Neither original nor cross bill shows anything touching the value of these or other lands first chargeable with complainants’ demand. Such averment is not necessary. The decree can easily let that matter be determined by actual sales, if ordered.

We have thus written to demonstrate that the ancillary relief sought by the cross-bill should not run ahead of the relief on the original bill, the bill first seeking a sale of the property, and making occasion for the cross-bill. If this Pepper property is never sold under decree for complainants, there will be no occasion for foreclosure of the Whitt-Hall mortgage.

But, notwithstanding there need be no foreclosure of the Whitt-Hall mortgage, this does not deprive the cross-bill of equity in presenting a claim for affirmative relief. 21 C. J. p. 499, ? 598, and note 87.

That appellants Shields and Yarbrough have filed cross-bills does not warrant their claim that no other cross-bill could be filed by a co-respondent. Their cross-bills in one aspect present a claim for subrogation of like kind to that asserted by Pepper. Shields v. Hightower, 214 Ala. 608, 108 So. 525, 47 A.L.R. 506. But their cross-bill does not cover the entire field of litigation.

It is the right of each vendee, by appropriate proceedings, to have his equities adjusted as related to the demand of original complainants and as related to lands held by other vendees and subvendees.

Pepper’s cross-bill is properly presented in his answer to the original bill rather than answer to the cross-bills of his co-respondents. Each is properly made a party respondent to the cross-bill of the other, that all may litigate their respective equities as against each other in a suit of this character.

In Shields v. Hightower, 214 Ala. 608, 108 So. 525, 47 A.L.R. 506, this court held demurrers of C. Pepper to the cross-bills of Shields and Yarbrough, going to the equity of the cross-bills as a whole, were not well taken. A decree sustaining them was reversed, and the cause was remanded, with directions to enter a decree in accordance with the opinion of this court.

In the decree of February 6, 1928, now appealed from, it appears these demurrers were again submitted and sustained by the court. As to the court below, the opinion of this court was the law of the case. No decree could properly be rendered except as directed. This court has the duty to consider anew any question decided on a former appeal when that question again comes before us in proper manner.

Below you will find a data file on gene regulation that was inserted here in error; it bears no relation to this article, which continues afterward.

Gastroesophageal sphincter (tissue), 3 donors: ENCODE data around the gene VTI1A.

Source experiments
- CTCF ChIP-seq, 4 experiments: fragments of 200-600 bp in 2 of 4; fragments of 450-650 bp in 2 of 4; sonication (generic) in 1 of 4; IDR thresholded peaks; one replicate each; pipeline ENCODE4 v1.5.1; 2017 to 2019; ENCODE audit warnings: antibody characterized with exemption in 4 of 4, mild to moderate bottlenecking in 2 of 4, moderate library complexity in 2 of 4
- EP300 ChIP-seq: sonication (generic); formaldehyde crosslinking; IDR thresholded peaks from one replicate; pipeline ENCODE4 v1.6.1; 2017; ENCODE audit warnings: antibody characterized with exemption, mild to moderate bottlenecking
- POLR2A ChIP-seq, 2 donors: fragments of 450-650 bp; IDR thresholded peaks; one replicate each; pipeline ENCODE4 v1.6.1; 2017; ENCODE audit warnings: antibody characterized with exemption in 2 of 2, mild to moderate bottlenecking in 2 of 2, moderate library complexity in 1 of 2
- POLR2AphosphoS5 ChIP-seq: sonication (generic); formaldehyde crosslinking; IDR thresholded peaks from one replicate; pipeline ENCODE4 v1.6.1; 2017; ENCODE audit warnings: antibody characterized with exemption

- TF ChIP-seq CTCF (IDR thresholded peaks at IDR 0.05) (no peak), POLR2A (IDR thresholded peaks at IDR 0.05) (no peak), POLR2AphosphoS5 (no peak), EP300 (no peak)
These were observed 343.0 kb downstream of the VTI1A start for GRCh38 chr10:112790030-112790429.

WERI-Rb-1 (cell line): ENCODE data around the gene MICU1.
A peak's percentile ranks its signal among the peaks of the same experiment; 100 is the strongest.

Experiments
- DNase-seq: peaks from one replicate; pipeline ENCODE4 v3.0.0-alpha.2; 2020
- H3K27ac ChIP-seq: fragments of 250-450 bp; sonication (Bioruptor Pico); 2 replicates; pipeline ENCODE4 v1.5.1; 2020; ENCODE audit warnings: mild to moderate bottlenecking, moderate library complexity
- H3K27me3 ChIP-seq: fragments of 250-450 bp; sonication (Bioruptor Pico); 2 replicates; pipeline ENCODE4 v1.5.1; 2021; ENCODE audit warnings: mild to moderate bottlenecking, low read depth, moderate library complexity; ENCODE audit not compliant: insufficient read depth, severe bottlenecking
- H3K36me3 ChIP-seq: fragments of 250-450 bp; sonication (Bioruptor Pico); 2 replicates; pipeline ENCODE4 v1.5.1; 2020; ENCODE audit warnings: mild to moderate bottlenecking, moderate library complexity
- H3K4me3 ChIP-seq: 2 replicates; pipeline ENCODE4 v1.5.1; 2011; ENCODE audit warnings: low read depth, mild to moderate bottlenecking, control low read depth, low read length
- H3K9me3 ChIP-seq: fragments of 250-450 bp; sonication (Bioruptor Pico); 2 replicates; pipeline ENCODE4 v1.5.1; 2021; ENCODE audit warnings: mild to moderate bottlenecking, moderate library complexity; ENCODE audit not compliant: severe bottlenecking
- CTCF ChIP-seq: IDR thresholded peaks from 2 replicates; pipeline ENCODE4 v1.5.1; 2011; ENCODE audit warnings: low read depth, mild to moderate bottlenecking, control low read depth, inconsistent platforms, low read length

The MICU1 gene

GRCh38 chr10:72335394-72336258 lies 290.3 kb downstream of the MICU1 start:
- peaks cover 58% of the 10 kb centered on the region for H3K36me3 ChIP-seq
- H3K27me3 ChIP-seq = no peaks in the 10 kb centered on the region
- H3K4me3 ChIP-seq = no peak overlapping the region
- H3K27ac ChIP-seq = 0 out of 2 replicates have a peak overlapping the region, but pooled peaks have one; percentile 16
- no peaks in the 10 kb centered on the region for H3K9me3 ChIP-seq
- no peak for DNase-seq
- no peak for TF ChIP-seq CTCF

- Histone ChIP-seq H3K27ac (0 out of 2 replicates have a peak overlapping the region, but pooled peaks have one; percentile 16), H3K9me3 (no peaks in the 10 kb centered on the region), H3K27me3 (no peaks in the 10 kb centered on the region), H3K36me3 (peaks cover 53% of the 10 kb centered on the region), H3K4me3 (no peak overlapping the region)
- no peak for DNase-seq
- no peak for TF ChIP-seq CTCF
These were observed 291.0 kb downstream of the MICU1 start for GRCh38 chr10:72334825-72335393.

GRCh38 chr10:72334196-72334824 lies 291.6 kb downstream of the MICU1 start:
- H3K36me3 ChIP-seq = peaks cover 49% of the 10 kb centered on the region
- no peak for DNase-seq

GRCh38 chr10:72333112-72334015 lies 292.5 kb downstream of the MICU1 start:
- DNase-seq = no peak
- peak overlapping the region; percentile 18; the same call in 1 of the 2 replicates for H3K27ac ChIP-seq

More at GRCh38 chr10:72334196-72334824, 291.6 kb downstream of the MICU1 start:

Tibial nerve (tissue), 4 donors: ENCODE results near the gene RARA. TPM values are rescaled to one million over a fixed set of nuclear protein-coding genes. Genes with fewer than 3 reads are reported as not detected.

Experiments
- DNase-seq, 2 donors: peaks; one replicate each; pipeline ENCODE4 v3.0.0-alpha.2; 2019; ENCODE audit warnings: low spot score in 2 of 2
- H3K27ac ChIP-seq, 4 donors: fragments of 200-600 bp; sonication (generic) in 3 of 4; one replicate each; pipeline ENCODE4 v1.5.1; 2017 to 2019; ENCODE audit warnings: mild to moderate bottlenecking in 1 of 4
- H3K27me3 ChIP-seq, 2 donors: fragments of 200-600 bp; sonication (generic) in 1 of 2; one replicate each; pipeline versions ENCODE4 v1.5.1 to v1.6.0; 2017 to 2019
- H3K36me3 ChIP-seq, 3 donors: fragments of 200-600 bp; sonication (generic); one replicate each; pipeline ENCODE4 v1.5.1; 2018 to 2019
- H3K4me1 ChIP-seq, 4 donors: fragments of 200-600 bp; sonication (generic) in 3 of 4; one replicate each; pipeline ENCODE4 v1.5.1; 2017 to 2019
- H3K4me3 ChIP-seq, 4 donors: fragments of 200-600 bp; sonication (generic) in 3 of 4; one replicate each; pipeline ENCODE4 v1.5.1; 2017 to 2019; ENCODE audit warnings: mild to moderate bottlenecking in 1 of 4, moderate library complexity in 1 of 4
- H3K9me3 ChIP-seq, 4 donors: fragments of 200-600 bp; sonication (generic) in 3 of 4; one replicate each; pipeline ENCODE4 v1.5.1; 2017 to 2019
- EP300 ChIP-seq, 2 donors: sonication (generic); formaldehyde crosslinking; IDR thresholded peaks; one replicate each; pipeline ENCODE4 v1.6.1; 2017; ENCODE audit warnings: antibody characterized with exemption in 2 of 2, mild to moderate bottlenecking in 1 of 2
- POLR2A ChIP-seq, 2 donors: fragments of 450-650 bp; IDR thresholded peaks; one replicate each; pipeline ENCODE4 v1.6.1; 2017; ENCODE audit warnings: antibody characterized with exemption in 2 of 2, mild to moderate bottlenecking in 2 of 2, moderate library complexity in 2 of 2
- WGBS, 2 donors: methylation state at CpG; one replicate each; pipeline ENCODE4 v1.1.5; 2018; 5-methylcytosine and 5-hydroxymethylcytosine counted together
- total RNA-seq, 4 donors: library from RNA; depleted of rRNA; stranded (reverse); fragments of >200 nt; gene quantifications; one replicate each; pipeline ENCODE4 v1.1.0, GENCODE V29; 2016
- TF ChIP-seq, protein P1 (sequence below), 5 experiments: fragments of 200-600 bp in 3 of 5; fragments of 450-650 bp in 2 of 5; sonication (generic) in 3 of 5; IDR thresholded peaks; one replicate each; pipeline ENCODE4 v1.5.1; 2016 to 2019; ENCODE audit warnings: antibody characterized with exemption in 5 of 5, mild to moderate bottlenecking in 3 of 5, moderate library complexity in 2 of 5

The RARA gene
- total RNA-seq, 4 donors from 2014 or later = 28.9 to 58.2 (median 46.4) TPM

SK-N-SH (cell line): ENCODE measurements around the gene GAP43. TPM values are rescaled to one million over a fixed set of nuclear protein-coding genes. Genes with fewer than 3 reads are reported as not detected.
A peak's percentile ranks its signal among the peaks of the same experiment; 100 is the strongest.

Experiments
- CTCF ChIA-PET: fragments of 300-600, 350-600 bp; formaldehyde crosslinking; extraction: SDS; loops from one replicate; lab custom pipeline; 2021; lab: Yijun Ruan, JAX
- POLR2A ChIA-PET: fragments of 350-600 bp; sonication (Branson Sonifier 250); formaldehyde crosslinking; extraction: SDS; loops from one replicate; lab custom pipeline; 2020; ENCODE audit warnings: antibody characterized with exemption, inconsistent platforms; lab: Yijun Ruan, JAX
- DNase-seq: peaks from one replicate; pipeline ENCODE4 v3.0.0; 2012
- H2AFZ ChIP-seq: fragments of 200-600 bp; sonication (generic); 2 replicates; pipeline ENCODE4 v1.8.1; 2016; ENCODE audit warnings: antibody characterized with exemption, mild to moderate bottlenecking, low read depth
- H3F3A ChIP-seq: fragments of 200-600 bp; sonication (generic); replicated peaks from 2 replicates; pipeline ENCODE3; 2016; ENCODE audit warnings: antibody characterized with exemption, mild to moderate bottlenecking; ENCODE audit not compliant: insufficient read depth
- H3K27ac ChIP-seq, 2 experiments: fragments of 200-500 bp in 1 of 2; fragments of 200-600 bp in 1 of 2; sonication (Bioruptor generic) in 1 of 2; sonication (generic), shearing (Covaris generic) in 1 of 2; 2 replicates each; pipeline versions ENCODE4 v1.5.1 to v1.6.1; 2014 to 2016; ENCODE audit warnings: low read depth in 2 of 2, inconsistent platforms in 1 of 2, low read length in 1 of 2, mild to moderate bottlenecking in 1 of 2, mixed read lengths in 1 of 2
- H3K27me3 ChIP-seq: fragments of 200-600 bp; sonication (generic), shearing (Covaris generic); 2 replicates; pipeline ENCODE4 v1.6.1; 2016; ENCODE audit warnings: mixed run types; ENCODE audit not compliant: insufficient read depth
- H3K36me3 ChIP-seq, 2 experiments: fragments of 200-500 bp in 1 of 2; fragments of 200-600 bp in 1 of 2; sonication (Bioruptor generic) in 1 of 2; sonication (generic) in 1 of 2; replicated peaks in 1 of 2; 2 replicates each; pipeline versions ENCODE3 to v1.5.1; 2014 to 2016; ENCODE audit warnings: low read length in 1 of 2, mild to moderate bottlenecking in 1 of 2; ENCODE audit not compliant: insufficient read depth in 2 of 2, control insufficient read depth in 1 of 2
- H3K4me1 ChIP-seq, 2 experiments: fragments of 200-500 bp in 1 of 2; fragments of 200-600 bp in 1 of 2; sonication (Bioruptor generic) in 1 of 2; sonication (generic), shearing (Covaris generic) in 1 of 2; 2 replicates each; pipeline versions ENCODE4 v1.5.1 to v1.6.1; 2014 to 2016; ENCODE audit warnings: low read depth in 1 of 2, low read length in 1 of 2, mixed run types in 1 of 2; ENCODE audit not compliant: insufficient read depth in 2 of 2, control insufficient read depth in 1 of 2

But that rule does not apply to the trial court, nor authorize a departure from the directions of this court. The decree again sustaining these demurrers was improvidently, probably inadvertently, entered. The statute forbids a second appeal from an interlocutory decree of this sort. Shields v. Hightower, 216 Ala. 224, 112 So. 834.

Appellants file their motion in the alternative for mandamus to enter a decree in accordance with the former decision. This is the proper remedy if there is any occasion for now entering such decree.

After the cause was remanded, the cross-billsPage 382
of Shields and Yarbrough were amended. No demurrers were ever filed or refiled to these cross-bills as amended. The decree does not purport to sustain demurrers as to these amended cross-bills.

When these cross-bills were amended, the original bills were merged therein, and ceased to be current pleadings in the cause. So of the demurrer thereto. There is no occasion, after amendment, for any decree on the demurrers to the original bills.

Appellants conceive that this decree, sustaining demurrers to the original bills, had the effect of striking from the amended bills the matters covered by the original bills. We do not accord the decree such effect. The demurrers were never addressed to the amended cross-bills. They stand intact as though this last decree were never rendered. So far as these amended cross-bills are concerned, these demurrers and the decree sustaining them were innocuous.

Petitioners are, however, entitled to mandamus to have this portion of the decree vacated as improvidently entered, that the record be kept straight and free from confusion. To that extent the petition for mandamus is granted.

Affirmed in part; mandamus granted.

ANDERSON, C. J., and SAYRE and GARDNER, JJ., concur.